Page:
Five key questions ahead of Andy Murray's fourth round tie

Andy Murray has made it through to the second week of Wimbledon for the 10th straight year.

Andy Murray during a training session ahead of his last-16 match with Benoit Paire. Picture: Steven Paston/PA Wire

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The world number one and defending champion has beaten Alexander Bublik, Dustin Brown and Fabio Fognini and will face France’s Benoit Paire on Monday. What questions need answered?

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How’s he looking?

Pretty good on the whole. Murray cruised through against Bublik and Brown but Fognini was a more accurate test of his form and there were some ups and downs. Murray was dictated to by the flashy Italian more than he would have liked but finished very strongly with five games in a row to avoid a fifth set.

How’s the hip?

Anyone watching Murray practise unaware of how he has been performing in matches would be alarmed. The Scot continues to limp in between points, although his movement during them has generally been good. He was not happy with that part of his game against Fognini and the two days in between matches should allow him to do a lot of good recovery work. It is a still a slight concern but not a big one.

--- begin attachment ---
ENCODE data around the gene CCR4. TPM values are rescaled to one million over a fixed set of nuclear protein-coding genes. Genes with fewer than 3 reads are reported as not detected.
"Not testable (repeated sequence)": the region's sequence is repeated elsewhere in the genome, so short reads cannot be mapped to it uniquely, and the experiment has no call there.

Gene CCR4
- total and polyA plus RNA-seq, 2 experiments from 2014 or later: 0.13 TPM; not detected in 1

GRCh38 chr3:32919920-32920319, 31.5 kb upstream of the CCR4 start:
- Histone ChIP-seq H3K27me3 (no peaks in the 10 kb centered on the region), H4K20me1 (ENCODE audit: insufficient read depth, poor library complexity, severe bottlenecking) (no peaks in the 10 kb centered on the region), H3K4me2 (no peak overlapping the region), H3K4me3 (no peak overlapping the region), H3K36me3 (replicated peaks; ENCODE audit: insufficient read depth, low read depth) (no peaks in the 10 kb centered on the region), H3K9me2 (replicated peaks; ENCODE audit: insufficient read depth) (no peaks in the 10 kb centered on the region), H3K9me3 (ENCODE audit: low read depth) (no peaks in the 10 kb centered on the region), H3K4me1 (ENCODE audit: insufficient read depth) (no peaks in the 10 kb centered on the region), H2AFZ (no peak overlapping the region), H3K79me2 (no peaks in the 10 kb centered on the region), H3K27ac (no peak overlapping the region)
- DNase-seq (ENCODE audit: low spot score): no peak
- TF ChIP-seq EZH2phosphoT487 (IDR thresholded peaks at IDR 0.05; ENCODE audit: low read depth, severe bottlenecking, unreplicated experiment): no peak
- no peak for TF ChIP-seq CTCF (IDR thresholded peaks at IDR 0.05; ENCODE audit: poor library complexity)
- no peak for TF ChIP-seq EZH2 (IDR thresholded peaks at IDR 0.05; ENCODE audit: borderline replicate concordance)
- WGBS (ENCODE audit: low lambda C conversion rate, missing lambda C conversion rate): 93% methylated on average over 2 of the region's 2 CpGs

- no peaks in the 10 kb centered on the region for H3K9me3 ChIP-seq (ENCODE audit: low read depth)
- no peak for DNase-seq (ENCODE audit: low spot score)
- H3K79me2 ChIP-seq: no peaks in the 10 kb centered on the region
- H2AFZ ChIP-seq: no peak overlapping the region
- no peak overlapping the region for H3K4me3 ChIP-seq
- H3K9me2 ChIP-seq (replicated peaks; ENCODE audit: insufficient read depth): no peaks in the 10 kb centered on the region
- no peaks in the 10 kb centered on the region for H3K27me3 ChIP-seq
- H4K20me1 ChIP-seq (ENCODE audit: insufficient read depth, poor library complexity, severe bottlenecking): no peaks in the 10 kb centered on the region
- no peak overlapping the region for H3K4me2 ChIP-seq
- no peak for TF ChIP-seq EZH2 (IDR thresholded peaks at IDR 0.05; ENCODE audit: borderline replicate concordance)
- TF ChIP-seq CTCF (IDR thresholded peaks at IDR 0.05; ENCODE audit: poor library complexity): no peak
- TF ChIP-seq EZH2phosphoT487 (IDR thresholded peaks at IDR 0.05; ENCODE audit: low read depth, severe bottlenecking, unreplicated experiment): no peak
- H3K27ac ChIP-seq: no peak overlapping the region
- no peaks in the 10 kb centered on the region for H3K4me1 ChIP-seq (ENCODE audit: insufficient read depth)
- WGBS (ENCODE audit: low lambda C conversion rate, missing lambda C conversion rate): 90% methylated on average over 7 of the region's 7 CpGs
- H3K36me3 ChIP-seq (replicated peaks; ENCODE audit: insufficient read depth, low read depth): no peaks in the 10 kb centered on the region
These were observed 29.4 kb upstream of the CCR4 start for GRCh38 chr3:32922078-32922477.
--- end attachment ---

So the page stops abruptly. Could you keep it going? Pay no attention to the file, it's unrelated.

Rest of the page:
Is he the title favourite?

Based on the first week, no. Roger Federer, Rafael Nadal and Novak Djokovic have all looked ominously good, with Murray the only one of the big four to drop a set so far. The Scot has stepped up his form from the French Open but needs to take it up another couple of notches.

What can we expect from Paire?

Murray has specialised in unorthodox opponents this fortnight and Paire is no different. The Frenchman loves a drop shot, has one of the better backhands in the game and can become paralysed by nerves with the winning line in sight. Murray generally copes well with quirky players thanks to his own great touch but the worry is, should he win, he will have little rhythm going forward.

Who comes after Paire?

Murray’s section has really opened up, with Stan Wawrinka, Jo-Wilfried Tsonga, Lucas Pouille and Nick Kyrgios all falling by the wayside. Should Murray beat Paire, he will play either South Africa’s Kevin Anderson or Sam Querrey of the United States, both big servers with much more straightforward games than Murray’s first four opponents. After that would very likely come a semi-final clash against Nadal.